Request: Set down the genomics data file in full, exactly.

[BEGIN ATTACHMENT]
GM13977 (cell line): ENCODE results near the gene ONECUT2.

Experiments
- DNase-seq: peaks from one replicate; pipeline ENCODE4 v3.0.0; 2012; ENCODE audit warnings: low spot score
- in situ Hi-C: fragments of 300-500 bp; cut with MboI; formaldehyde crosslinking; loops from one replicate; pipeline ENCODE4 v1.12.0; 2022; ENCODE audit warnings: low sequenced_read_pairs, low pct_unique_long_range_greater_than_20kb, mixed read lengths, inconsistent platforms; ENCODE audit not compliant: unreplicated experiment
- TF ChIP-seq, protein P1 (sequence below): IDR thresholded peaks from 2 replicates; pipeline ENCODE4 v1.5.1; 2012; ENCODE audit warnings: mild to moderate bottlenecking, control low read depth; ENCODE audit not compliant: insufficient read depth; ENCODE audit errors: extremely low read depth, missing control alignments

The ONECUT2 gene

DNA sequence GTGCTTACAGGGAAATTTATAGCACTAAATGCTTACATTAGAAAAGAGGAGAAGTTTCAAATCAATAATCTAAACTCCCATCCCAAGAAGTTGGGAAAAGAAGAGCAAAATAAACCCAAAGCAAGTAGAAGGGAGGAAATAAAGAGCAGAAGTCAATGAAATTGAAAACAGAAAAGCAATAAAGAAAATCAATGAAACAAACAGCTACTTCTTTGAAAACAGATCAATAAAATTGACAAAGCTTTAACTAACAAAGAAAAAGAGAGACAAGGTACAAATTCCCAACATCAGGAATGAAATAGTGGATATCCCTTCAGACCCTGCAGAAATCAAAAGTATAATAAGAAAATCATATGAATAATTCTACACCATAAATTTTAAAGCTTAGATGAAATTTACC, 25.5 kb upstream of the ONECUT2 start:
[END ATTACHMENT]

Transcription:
GM13977 (cell line): ENCODE results near the gene ONECUT2.

Experiments
- DNase-seq: peaks from one replicate; pipeline ENCODE4 v3.0.0; 2012; ENCODE audit warnings: low spot score
- in situ Hi-C: fragments of 300-500 bp; cut with MboI; formaldehyde crosslinking; loops from one replicate; pipeline ENCODE4 v1.12.0; 2022; ENCODE audit warnings: low sequenced_read_pairs, low pct_unique_long_range_greater_than_20kb, mixed read lengths, inconsistent platforms; ENCODE audit not compliant: unreplicated experiment
- TF ChIP-seq, protein P1 (sequence below): IDR thresholded peaks from 2 replicates; pipeline ENCODE4 v1.5.1; 2012; ENCODE audit warnings: mild to moderate bottlenecking, control low read depth; ENCODE audit not compliant: insufficient read depth; ENCODE audit errors: extremely low read depth, missing control alignments

The ONECUT2 gene

DNA sequence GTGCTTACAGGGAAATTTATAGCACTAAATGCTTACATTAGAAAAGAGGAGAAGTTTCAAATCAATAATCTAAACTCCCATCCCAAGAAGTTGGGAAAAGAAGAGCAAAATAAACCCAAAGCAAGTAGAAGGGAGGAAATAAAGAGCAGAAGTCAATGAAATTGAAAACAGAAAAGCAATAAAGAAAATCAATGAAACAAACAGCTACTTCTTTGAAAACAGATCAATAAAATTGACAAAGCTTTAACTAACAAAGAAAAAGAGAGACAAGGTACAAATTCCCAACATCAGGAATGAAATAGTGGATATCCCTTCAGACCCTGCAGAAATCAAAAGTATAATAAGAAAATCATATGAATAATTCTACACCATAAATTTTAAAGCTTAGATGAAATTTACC, 25.5 kb upstream of the ONECUT2 start: